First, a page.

11 Table 4: Premium rates. 1. Australia Premiums are a percentage of the insurance premium. Tier A (central districts) 12% Tier B (urban areas) 4% Tier C (rural areas) 2% Rates should remain static unless a significant claim is made on the scheme, in which case rates may be increased by up to 300%. 2. France Member companies set the rates for the original business and premiums are ceded to the pool as a percentage of the original premium, based on insured values: Between 6 million and 20 6% Between 20 million and 50 12% Over 50 18% of original premium. 3. Spain Scale of rates are published by the pool and are applied as a percentage of the insured value % 0.018% Industrial 0.025% Civil works vary from 0.034% to 0.195%. 4. United Kingdom Insurers in the Pool Re scheme are free to decide the price of the terrorism cover they offer. It is open to each insurer to determine the price charged, depending on total value of the property, the location and whether the policy is for PD only or PD/BI. Property damage reinsurance premium payable to Pool Re is a percentage of the insured value as follows: Zone A (Central 0.03% Zone B (Inner London, The Channel Tunnel, Central Business 0.03% Zone C (Rest of England (except Devon & 0.006% Zone D (Rest of Great 0.006% Business Interruption (including 0.021%. 5. United Sates of America In 2009, the median premium rate for terrorism insurance for middlesize and large firms was $25 per million (0.0025%) of total insured value. 11 Terrorism Insurance Review 2013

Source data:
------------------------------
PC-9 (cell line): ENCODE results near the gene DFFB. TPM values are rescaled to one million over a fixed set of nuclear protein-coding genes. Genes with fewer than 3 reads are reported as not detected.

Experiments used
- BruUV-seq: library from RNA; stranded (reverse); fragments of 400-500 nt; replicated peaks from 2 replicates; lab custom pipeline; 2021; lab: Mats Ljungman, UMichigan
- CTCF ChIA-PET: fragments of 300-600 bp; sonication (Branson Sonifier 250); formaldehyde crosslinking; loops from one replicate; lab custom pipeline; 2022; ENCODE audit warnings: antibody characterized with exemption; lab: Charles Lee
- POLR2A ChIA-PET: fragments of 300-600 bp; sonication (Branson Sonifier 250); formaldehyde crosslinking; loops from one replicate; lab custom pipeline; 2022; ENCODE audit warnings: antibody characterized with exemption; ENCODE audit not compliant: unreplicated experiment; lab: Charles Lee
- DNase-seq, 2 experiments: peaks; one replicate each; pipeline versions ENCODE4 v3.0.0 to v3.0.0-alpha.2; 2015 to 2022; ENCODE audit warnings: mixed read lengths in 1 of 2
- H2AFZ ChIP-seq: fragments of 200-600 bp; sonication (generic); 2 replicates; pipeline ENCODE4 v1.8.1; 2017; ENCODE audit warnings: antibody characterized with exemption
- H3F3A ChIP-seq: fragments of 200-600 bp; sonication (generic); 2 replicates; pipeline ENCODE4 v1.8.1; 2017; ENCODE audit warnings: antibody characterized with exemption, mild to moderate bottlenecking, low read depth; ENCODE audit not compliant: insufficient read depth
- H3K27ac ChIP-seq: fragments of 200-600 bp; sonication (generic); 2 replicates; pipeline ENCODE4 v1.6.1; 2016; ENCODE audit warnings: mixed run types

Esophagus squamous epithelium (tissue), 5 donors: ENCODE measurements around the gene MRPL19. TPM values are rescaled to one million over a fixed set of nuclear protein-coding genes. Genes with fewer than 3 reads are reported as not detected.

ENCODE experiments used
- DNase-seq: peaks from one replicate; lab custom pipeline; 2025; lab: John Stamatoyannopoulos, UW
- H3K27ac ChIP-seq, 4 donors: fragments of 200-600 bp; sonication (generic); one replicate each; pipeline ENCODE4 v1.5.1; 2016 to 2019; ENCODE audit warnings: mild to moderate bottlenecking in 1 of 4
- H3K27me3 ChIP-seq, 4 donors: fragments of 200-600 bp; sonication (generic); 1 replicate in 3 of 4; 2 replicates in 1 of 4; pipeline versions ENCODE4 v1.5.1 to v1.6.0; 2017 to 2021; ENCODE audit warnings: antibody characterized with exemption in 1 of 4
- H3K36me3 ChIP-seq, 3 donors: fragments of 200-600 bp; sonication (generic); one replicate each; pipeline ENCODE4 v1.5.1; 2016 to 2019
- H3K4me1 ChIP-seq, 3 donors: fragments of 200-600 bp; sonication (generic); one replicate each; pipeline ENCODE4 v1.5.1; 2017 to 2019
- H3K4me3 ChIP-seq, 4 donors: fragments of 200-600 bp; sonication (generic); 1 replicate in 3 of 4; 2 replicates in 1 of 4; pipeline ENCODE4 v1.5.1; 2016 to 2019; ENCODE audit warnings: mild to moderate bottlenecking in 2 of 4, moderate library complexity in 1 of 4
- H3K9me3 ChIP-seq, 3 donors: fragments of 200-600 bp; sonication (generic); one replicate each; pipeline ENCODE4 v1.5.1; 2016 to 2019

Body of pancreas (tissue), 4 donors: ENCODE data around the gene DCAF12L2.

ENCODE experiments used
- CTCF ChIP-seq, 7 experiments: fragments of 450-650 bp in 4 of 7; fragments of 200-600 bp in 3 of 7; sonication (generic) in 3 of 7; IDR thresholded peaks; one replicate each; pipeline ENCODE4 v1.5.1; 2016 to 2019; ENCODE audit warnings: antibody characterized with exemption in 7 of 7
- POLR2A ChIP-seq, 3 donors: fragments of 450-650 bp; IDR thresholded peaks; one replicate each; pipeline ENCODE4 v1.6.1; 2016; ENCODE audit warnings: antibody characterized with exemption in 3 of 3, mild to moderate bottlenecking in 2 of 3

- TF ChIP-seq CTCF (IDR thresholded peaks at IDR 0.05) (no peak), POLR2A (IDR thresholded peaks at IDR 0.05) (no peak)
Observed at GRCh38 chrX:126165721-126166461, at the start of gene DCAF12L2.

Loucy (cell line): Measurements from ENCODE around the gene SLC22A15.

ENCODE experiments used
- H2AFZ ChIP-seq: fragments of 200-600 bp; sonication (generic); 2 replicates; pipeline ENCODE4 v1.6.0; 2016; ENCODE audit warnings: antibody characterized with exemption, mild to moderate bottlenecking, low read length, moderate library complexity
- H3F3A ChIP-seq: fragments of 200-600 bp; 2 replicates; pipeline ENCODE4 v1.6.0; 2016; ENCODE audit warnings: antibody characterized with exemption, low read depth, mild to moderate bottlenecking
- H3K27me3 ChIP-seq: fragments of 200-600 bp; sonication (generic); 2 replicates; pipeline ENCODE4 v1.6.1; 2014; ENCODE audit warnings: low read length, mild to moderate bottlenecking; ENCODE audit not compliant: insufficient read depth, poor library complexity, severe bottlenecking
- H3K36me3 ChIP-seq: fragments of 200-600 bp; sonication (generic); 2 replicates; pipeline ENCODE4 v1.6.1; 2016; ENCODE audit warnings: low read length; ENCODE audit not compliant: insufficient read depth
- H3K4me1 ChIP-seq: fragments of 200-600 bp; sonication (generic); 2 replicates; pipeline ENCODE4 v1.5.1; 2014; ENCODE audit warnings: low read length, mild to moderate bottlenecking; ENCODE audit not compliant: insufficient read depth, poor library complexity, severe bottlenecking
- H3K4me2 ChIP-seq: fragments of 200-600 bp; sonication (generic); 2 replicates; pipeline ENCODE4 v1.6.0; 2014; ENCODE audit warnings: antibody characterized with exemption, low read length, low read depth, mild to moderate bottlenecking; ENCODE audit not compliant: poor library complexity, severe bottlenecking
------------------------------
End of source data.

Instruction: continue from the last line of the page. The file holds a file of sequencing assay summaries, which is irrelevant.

12 In evaluating the terms and conditions of the insurance offered, the insurance buyer should consider the claims experience of the particular terrorism scheme. Many of the schemes have not yet been subject to large claims. For example, the schemes in Germany and Belgium have not been tested by a large terrorism incident and the response of the scheme in these circumstances remains unknown. As part of the study, Airmic asked Willis if it could give indicative terrorism premium rates for different cities, based on the information in Table 4. For a single location client with an office building of total value 25 million, the central Paris premium (based on a property premium of 25,000) would be 3,000. In central Munich, the pool cost (based on a property value of 25 million) would be 3,000 as the minimum premium. In central London, the Pool Re cost (based on a property value of 25 million) would be 7,500 as a standard Zone A rate. However, Willis pointed out that the commercial insurance market may be able to offer more competitive rates in some cases. These premium costs should be viewed as indicative figures, because the three schemes mentioned may not offer identical coverage. Also, in the case of the French scheme, the terrorism premium is based on property damage insurance premium and this premium may have reduced considerably in recent times, leading to a more favourable terrorism premium. The German and the Pool Re schemes are based on the property value. Also, the terrorism threat may vary considerably between the different cities. 12 Airmic Technical